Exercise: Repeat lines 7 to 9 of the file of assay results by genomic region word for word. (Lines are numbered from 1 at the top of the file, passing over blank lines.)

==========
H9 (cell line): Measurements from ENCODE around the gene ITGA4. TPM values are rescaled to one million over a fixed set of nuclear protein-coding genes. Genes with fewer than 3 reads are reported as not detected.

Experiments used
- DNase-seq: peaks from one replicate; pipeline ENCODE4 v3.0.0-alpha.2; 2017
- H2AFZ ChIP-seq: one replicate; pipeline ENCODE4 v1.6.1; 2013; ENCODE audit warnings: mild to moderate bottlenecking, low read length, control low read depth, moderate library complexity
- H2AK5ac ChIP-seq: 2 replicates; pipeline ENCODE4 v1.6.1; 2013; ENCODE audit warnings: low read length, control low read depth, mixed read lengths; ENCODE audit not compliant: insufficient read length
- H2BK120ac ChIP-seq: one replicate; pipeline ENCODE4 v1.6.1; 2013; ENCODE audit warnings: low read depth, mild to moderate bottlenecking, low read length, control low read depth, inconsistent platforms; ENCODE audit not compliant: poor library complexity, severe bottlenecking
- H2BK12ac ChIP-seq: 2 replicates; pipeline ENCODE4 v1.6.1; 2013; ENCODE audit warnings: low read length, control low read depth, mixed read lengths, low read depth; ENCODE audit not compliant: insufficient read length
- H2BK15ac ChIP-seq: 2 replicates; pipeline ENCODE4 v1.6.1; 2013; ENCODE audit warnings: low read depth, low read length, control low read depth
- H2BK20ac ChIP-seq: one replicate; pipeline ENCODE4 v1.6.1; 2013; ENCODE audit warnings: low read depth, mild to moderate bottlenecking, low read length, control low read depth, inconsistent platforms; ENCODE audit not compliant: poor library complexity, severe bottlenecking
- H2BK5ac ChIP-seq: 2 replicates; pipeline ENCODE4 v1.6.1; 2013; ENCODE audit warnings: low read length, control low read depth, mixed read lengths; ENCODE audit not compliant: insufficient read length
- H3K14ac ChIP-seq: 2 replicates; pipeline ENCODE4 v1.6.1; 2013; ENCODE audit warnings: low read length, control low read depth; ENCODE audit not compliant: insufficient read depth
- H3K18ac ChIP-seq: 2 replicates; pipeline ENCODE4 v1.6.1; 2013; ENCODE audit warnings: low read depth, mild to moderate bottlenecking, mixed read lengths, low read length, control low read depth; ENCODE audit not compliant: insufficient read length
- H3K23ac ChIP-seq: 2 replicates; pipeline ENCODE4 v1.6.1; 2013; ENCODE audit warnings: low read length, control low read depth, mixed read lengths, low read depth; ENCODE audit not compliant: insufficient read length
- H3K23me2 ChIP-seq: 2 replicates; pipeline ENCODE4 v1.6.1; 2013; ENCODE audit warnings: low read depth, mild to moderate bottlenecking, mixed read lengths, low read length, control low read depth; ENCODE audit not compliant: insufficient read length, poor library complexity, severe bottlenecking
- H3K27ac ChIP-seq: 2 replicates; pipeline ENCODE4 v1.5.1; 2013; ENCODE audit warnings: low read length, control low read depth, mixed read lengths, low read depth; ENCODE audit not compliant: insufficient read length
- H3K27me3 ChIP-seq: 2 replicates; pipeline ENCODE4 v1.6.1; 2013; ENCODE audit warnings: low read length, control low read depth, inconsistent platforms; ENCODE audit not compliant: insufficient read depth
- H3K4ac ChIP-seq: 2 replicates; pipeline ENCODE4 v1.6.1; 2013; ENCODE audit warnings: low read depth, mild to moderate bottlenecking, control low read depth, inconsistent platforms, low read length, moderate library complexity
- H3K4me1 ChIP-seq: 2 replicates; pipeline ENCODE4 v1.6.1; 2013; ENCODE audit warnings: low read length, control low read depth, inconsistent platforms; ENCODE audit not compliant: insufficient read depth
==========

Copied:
- H2BK12ac ChIP-seq: 2 replicates; pipeline ENCODE4 v1.6.1; 2013; ENCODE audit warnings: low read length, control low read depth, mixed read lengths, low read depth; ENCODE audit not compliant: insufficient read length
- H2BK15ac ChIP-seq: 2 replicates; pipeline ENCODE4 v1.6.1; 2013; ENCODE audit warnings: low read depth, low read length, control low read depth
- H2BK20ac ChIP-seq: one replicate; pipeline ENCODE4 v1.6.1; 2013; ENCODE audit warnings: low read depth, mild to moderate bottlenecking, low read length, control low read depth, inconsistent platforms; ENCODE audit not compliant: poor library complexity, severe bottlenecking